1) Heating the reactor temperature $T(t)$ to a constant set point $T^{\rm set}$ in accordance with the reference trajectory $T^*(t)$ (1) before the monomer feed starts. The tracking error is not exceeding $\pm~0.6$ K.

2) Keeping the reactor temperature $T(t)$ within a maximum tolerance deviation of $\pm~0.6$ K during the monomer feeding period and the temperature holding period in which the monomer feed is finished.

It is described in the recipe that polymer A is produced in five subsequent batches and removed between the batches. However,this reaction is not a traditional batch process. Polymer viscosity increases continuously and significantly during a batch. Furthermore,the polymer will be surface fouling on the reactor wall because the reactor is only cleaned after the fifth batch. These lead the heat transfer coefficient to fall sharply during the following batch. The heat transfer coefficient is a key parameter,whose time-varying and batch-varying characters in the system model must be taken into account. In addition,some other given physical property data,such as impurity factor,are different from the first batch. So the traditional control method,such as PID and traditional ILC,is not suitable to solve the highly precise tracking problem for the shifty system model.

In brief,the reaction kinetics of Chylla-Hasse bechmark are complex and highly nonlinear. Generally,the control aporia consists of batch (and/or time)-varying process model and complex extra-disturbance. First,the batch (and/or time)-varying character of reaction dynamic system is shown in the following:

1) Impurity factor $i\in [0.8,1.2]$ in the polymerization rate $R_{p}$ is random at different batches,and it is usually constant during one batch. The impurity factor shows the purity of the monomer which will affect the terminal produce quality. It is a common problem in the practical process.

2) Fouling factor $1/h_{f}$ increases during a batch and from batch to batch due to an increasing polymer viscosity. So the overall heat transfer coefficient $U$ will fall correspondingly.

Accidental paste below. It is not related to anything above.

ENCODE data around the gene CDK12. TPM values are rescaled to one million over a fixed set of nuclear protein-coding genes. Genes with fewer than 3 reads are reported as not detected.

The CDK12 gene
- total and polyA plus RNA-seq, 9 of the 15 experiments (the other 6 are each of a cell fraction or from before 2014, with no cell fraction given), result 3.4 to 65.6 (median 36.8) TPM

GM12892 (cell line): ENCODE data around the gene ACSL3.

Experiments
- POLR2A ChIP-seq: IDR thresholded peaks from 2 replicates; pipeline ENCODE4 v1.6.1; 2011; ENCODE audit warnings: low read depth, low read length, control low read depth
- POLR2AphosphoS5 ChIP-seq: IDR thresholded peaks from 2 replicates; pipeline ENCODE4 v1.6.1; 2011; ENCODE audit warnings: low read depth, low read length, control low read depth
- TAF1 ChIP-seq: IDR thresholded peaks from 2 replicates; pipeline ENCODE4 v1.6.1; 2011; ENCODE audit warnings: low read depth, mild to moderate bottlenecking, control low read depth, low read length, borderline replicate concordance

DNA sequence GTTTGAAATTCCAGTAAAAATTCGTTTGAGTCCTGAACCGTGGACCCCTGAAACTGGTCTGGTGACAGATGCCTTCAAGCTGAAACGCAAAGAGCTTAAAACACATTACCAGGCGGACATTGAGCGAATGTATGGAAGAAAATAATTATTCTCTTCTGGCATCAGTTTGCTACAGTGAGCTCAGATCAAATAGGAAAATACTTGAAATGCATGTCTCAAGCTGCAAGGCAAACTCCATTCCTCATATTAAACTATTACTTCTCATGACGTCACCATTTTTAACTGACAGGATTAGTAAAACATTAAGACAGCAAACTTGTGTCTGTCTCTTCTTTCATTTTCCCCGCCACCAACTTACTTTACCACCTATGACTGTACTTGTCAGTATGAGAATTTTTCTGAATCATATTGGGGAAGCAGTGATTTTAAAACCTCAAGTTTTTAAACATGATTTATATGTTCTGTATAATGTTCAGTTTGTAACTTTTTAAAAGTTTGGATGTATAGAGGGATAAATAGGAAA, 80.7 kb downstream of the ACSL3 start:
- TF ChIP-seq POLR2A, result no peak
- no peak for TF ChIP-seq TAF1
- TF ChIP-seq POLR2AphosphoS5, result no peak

3) Delay times $\theta_{1}$ and $\theta_{2}$ of the cooling jacket may vary at $\pm~25 %$ compared to the nominal value at different batches.

Meanwhile,the extra-disturbances and uncertainties are complex and various. For example:

1) The monomer feed starts and ends abruptly at specified time points.

2) The ambient temperature $T_{\rm amb}$ is different during summer and winter,which influences reactor initial conditions. This is inconsistent with the basic hypothesis of traditional ILC,in which initial conditions should be the same at each different batch.

3) Measurement noise and other process noise also exist and affect the highly precise tracking control of reactor temperature.


The Chylla-Hasse reaction is a kind of semi-batch process,which is different from the batch process in manufacturing industry because of its complex chemical reaction. The traditional iterative learning control (ILC) can not be directly applied to this reactor,and the reason has been analyzed as above mentioned. A superior control algorithm is desired to replace one or both of the PID controllers of Fig. 1 in order to solve the tight temperature control problem. Here an adaptive iterative learning control algorithm based on unfalsified strategy is proposed to replace the master controller,which can deal with chemical reaction process with complex reaction mechanism and batch (and/or time)-varying model. A close-loop P-type ILC is the fixed candidate controller structure,and the unfalsified strategy is adopted to adjust adaptively the learning rate of the P-type ILC controller.